In the two year old colt pace I have been toying with the thought of keying Luckbewithyou and I think I am sold on doing that. That horse was really good last week.

The Open older mare trotters has no board value, in my opinion. Maven and Check Me Out should be there somewhere. The three year old filly trot and open mare pace really don't interest me as a bettor. There looks like board value on Shelliscape but everyone and their brother are calling her for an upset. I do like her, but she looks like she'll be hammered at the windows.

The three year old colt pace provides a chance at a third upset of the evening. Captain has the rail and the hype. The others are chasing. I didn't think he was great last week, and two horses were marvelous: Sunshine Beach and Lucan Hanover. The former jumped a head number and it probably cost him, and the latter came home in 53.4. Conversely, the Captain was all out in 149.2 with a slow last half. Vegas Vacation threw in a total clunker, barely coming home in 55 and not even with a 27 last panel, off the best trip he's had since he was probably a maiden. Remember, this is a colt off cheap fractions who came home in 25.3 at Mohawk. I will use him to bounce back, possibly with a nice trip, Sunshine Beach on a possible speed mission, and Lucan Hanover. If the Captain was soft last week and is showing some wear and tear, it can make me some money. If he bounces back and goes 148, well it won't be the first time I've lost to him as a bettor this season.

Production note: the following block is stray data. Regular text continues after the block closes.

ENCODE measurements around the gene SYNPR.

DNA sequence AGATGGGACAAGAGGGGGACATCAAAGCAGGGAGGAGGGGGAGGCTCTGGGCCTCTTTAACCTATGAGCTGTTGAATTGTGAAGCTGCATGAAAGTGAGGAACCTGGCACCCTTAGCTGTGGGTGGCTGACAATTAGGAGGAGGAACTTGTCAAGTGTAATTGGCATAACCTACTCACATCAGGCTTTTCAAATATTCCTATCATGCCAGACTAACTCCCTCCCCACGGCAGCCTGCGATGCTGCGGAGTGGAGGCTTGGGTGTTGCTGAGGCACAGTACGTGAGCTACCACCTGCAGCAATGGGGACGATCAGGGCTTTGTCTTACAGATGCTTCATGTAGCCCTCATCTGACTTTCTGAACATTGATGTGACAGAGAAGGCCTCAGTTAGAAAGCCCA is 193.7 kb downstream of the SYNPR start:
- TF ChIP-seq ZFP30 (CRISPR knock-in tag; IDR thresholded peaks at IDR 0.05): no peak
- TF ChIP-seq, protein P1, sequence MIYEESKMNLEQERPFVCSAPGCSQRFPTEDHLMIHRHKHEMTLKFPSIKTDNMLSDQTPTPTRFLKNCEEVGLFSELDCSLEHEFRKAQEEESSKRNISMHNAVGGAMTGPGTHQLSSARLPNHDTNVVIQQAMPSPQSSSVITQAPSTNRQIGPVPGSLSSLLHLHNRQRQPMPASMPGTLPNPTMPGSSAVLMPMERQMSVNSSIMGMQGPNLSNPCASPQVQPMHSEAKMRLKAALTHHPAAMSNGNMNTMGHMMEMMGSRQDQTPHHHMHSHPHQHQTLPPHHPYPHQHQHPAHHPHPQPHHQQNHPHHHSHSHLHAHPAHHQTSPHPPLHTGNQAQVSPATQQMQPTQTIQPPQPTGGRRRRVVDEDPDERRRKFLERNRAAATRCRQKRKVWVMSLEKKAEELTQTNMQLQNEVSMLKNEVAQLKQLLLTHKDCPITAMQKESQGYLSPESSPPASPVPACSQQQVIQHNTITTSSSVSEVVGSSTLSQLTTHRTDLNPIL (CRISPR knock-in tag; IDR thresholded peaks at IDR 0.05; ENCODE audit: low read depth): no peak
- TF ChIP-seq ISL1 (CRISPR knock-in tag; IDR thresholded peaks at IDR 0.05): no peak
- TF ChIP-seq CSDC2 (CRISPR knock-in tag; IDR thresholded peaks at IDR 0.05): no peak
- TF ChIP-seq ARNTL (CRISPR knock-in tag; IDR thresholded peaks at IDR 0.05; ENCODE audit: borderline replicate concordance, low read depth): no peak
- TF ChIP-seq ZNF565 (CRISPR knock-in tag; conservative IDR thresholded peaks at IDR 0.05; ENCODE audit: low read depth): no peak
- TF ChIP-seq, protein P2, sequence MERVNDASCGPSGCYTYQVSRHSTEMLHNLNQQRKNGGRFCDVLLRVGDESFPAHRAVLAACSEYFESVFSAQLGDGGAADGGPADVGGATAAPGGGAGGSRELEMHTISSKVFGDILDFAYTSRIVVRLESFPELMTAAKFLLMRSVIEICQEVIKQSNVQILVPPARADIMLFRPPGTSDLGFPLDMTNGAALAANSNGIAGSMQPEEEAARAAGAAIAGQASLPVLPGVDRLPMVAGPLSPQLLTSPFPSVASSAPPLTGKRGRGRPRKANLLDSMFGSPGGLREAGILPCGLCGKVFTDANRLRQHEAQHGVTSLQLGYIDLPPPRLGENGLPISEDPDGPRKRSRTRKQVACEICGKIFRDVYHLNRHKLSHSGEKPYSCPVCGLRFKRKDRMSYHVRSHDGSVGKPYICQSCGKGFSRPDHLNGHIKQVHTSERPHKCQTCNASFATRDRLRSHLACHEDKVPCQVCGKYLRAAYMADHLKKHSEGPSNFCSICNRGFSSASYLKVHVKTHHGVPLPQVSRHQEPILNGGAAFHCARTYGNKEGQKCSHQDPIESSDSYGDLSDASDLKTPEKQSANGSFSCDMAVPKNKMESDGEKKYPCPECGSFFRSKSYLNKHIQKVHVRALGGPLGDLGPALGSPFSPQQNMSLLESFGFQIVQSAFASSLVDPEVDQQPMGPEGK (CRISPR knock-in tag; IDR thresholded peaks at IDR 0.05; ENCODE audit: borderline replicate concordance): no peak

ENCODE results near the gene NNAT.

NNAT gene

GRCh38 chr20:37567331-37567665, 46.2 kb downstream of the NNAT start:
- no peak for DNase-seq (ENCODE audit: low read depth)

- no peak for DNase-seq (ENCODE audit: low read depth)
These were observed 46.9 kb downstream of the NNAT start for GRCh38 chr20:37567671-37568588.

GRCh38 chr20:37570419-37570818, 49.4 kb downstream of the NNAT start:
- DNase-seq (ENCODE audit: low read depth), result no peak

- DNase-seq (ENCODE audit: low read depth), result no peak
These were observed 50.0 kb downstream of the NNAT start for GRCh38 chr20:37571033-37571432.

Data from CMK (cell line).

Last up is a really, really cool race: The Open Pace. Not long ago the three year old pace was the feature, but no longer. The older horses are tough, fast and some of the best pacers we've seen in awhile. You can go 100 different directions in this race, but I think I will key on Clear Vision.

Best of luck everyone, enjoy your night, and good luck at the windows.

Thanks to the Breeders Cown for the picture, which I got off Garnet's full Crown card analysis at Horse Racing Nation. Garnet is a good handicapper so give it a read if you are playing.  

Cautionary note: Remember, Pennsylvania has some of the worst takeout rates on the planet. Tonight the pick 4's provide you with the best rates. And there are pool guarantees.




Pick a State, Any State, Can You Bet?

There is a thread at Paceadvantage.com talking about a new "source market fee" for Pennsylvania. In effect, this means if you live in that state, you will be subjected to having your takeout hiked (if you play an out of state ADW) and your choice stifled as a customer.  Distribution of the signal throughout the state will also be curtailed. As noted in that thread, some of racing's best customers for many years are having their accounts closed.

Why, you may ask, would tracks and horsemen do such a thing to their customers, especially one which already has 30% exotic takeouts, millions and millions from slot machines, all in a sport that's bleeding handle? Because they can, and taking more of a shrinking pie is what this business has been built  hampered with for many years now. It's just the way it is, in a business devoid of critical thinking.